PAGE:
Ncip Beefs Up Legal Capacity In Support Of Mining IndustryPublished by MAC on 2005-10-09
Source: Manila Bulletin ()
NCIP beefs up legal capacity in support of mining industry
By Melody M. Aguibam, Manila Bulletin
October 9, 2005
The National Commission on Indigenous People (NCIP) has strengthened its legal capacity in support of the mining industry which government eyes as a major driver for economic growth and poverty alleviation.
Rosalina L. Bistoyong, NCIP executive director, said NCIP has appointed more legal officers to speed up processing of bureaucratic requirements of mining companies.
"From 14 appointed legal officers nationwide in 2002, we have increased this with the appointment of 39 more legal officers or a total of 53," Bistoyong told a mining stakeholders forum.
NCIP is also currently improving its guidelines for the implementation of Administrative Order No. 1 or the Ancestral Domain Sustainable Development and Protection Plan. (ADSDPP).
The guidelines for ADSDPP, a plan for sustainable development in ancestral domains, will ensure that indigenous people (IP) will have a significant share in economic progress from mining operations.
This is along the objective of cutting the time for the issuance of a free and prior informed consent (FPIC). As required by law, a mining company with a project in an IP area has to obtain an FPIC from IPs before it is granted a mining permit. This FPIC issuance is facilitated by the NCIP.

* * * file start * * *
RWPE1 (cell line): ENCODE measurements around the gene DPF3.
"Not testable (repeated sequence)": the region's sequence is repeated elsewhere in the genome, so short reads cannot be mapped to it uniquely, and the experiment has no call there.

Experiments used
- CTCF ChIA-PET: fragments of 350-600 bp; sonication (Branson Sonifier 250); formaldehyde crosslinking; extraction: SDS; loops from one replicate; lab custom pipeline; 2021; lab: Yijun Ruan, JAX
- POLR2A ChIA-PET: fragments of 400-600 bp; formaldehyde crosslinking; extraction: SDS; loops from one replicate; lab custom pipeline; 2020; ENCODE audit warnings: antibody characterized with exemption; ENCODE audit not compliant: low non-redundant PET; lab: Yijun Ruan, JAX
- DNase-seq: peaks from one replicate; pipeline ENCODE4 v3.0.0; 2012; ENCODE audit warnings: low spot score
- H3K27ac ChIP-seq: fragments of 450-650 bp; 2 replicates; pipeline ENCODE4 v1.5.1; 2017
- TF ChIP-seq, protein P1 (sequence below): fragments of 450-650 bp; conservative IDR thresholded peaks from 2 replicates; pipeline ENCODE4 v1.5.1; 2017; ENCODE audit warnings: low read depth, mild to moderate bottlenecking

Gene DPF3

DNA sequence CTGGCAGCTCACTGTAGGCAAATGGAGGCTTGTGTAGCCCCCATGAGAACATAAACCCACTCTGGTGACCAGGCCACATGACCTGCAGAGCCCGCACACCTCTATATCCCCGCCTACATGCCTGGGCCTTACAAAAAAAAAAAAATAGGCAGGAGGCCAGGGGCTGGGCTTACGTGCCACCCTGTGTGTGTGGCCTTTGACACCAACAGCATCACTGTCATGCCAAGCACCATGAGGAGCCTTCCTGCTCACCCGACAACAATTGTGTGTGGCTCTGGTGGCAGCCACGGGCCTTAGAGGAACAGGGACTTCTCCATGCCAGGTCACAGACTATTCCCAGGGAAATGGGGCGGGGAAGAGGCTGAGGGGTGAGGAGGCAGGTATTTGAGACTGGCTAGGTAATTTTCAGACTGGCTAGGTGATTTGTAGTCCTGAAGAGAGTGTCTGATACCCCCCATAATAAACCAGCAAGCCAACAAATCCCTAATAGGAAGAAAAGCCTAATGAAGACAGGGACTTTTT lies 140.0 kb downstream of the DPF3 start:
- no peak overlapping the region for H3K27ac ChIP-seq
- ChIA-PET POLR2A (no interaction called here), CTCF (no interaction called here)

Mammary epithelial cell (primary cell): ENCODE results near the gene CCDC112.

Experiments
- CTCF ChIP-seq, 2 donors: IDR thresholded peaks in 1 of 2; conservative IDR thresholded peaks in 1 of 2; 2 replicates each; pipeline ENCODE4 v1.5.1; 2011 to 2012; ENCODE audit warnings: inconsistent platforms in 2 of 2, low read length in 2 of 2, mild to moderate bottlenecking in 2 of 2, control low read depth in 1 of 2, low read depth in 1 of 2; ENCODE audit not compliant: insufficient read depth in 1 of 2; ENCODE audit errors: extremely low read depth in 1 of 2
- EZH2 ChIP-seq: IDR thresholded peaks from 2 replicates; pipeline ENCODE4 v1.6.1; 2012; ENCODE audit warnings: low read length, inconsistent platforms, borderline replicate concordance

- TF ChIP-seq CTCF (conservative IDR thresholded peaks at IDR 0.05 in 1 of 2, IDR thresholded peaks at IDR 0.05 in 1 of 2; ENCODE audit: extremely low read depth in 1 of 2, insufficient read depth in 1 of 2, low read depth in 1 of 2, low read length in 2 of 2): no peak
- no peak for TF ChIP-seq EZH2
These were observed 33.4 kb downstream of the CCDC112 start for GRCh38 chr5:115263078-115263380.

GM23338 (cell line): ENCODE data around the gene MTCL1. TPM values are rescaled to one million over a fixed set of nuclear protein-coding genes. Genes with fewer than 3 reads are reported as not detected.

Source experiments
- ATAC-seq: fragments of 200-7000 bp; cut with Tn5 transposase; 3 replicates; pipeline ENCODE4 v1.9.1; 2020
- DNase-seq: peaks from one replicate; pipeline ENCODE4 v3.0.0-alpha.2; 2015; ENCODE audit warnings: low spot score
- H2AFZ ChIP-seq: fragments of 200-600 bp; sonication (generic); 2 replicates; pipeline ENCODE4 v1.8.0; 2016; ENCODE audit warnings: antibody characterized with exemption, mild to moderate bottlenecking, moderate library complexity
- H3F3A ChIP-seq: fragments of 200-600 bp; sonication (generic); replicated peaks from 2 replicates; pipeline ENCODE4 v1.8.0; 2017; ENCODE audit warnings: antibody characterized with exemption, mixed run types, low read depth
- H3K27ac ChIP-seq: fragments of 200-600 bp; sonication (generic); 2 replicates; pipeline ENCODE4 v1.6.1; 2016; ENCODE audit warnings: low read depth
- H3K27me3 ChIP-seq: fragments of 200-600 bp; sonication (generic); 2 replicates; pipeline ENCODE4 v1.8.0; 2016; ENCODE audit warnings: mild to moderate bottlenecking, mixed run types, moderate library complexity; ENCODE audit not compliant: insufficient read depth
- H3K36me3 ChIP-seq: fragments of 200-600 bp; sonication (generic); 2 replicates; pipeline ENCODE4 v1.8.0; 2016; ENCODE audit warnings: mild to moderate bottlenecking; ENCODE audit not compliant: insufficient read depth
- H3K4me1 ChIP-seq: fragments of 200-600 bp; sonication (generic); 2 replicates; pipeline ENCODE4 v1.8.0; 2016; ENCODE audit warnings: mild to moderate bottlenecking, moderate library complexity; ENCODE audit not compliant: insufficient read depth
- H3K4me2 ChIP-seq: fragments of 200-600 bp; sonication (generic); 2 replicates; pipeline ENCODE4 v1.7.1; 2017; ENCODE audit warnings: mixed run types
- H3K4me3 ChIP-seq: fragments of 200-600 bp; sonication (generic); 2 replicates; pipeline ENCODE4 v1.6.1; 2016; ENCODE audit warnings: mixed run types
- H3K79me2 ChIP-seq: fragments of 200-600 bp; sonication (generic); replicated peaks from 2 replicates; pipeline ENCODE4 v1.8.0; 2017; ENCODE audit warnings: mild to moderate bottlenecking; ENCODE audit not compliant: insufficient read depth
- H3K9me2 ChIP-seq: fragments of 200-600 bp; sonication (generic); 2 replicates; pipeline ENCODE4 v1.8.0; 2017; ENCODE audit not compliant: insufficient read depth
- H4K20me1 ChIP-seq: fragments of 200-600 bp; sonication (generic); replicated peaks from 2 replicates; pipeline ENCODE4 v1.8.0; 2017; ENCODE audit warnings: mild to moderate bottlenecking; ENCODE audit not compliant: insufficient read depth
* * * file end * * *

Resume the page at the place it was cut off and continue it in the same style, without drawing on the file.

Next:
In order to promote the interest of IPs who are expected to be interested in preserving their cultural practices and in sustaining their environment, Bistoyong said the NCIP is also reviving the constitution of the Indigenous Peoples Consultative Body at the ethnographic and national levels.
"This will advise the Commission on the formulation of policies based on the true interests and aspirations of indigenous people on the ground," she said.
The NCIP just endorsed with Malacañang the creation of the Minerals Development Council (MDC) which is aimed to accelerate processing of mining permits which are usually halted at the local government units and grassroots level.
"The MDC will hasten up dialogues of implementing agencies to foster a better understanding and implementation of policies. This will also ensure indigenous peoples participation in planning for mining thrusts and enhance their share in the benefits of mining," she said.
Republic Act 7942 or the Philippine Mining Act of 1995 itself has salient provisions for striking a balance between the goal to advance economic recovery and to sustain the environment while uplifting indigenous peoples and impoverished communities living levels.
Bistoyong admitted that mining companies may have committed grave mistakes in the past against the environment or the rights of IPs, but this should only inspire a stricter watchdog among IPs.
"NCIP is not blind on the ill effects of aggressive mining. Rather, these have become one of the precursors why NCIP pushes on the series of stakeholders forum in order to identify these negative impacts and check on these while we collectively improve from the mistakes of the past," she said.
Among the issues NCIP faces are environmental pollution and degradation caused by active and abandoned mines, safety and health hazards to communities, economic dislocations, violations of human rights, labor disputes and exploitation, and militarilization.
Other concerns are displacement of communities, depletion of resources, nonequitable sharing of benefits, and slow turnover of taxes to the communities.